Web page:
Of his life after the completion of his medical course, of his search for work, of his appointment as assistant surgeon on board the Rattlesnake, and of his scientific work during the four years’ cruise, Huxley gives a vivid description in the autobiography. As a result of his investigations on this voyage, he published various essays which quickly secured for him a position in the scientific world as a naturalist of the first rank. A testimony of the value of this work was his election to membership in the Royal Society.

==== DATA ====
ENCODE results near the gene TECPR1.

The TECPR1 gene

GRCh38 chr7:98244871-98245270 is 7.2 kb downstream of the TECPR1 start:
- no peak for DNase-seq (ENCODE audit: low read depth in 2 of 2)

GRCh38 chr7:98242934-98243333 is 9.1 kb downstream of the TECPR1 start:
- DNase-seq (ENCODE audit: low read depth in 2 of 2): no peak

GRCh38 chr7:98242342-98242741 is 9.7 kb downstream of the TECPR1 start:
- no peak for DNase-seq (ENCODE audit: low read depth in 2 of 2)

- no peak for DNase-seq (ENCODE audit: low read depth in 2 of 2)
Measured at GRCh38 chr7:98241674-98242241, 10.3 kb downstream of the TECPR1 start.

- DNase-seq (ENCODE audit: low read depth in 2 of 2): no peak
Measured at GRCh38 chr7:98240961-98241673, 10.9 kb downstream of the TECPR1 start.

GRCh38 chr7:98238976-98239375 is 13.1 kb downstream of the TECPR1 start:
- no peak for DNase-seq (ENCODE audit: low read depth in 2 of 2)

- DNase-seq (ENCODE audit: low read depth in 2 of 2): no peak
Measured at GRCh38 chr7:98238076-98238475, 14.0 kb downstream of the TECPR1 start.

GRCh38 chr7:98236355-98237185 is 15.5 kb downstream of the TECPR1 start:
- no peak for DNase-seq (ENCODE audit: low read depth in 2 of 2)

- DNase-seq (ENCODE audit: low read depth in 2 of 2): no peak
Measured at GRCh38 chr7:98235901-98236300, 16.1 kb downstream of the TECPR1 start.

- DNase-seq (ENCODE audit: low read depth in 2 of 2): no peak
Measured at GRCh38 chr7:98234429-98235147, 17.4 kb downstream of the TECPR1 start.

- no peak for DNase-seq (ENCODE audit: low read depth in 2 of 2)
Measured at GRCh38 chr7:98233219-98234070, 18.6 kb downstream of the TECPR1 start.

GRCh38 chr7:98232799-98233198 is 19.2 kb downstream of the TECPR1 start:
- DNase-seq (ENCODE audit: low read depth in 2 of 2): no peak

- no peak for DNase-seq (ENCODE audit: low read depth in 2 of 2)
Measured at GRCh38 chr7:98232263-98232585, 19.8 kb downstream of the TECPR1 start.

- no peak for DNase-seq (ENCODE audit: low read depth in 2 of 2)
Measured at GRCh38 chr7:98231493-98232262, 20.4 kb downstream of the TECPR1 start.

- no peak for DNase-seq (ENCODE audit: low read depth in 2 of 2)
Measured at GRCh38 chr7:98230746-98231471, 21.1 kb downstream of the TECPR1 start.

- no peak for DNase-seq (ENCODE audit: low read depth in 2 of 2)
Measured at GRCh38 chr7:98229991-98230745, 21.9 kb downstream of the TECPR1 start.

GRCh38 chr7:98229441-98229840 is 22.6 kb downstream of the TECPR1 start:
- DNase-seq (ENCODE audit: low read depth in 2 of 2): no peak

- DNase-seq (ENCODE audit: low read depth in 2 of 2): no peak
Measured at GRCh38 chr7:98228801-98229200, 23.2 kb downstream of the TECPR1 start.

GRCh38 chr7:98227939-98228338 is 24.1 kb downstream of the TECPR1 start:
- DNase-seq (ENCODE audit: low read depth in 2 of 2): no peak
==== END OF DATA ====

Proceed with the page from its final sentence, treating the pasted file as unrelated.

Although Huxley had now, at the age of twenty-six, won distinction in science, he soon discovered that it was not so easy to earn bread thereby. Nevertheless, to earn a living was most important if he were to accomplish the two objects which he had in view. He wished, in the first place, to marry Miss Henrietta Heathorn of Sydney, to whom he had become engaged when on the cruise with the Rattlesnake; his second object was to follow science as a profession. The struggle to find something connected with science which would pay was long and bitter; and only a resolute determination to win kept Huxley from abandoning it altogether. Uniform ill-luck met him everywhere. He has told in his autobiography of his troubles with the Admiralty in the endeavor to get his papers published, and of his failure there. He applied for a position to teach science in Toronto; being unsuccessful in this attempt, he applied successively for various professorships in the United Kingdom, and in this he was likewise unsuccessful. Some of his friends urged him to hold out, but others thought the fight an unequal one, and advised him to emigrate to Australia. He himself was tempted to practice medicine in Sydney; but to give up his purpose seemed to him like cowardice. On the other hand, to prolong the struggle indefinitely when he might quickly earn a living in other ways seemed like selfishness and an injustice to the woman to whom he had been for a long time engaged. Miss Heathorn, however, upheld him in his determination to pursue science; and his sister also, he writes, cheered him by her advice and encouragement to persist in the struggle. Something of the man’s heroic temper may be gathered from a letter which he wrote to Miss Heathorn when his affairs were darkest. “However painful our separation may be,” he says, “the spectacle of a man who had given up the cherished purpose of his life … would, before long years were over our heads, be infinitely more painful.” He declares that he is hemmed in by all sorts of difficulties. “Nevertheless the path has shown itself a fair one, neither more difficult nor less so than most paths in life in which a man of energy may hope to do much if he believes in himself, and is at peace within.” Thus relieved in mind, he makes his decision in spite of adverse fate. “My course of life is taken, I will not leave London — I WILL make myself a name and a position as well as an income by some kind of pursuit connected with science which is the thing for which Nature has fitted me if she has ever fitted any one for anything.”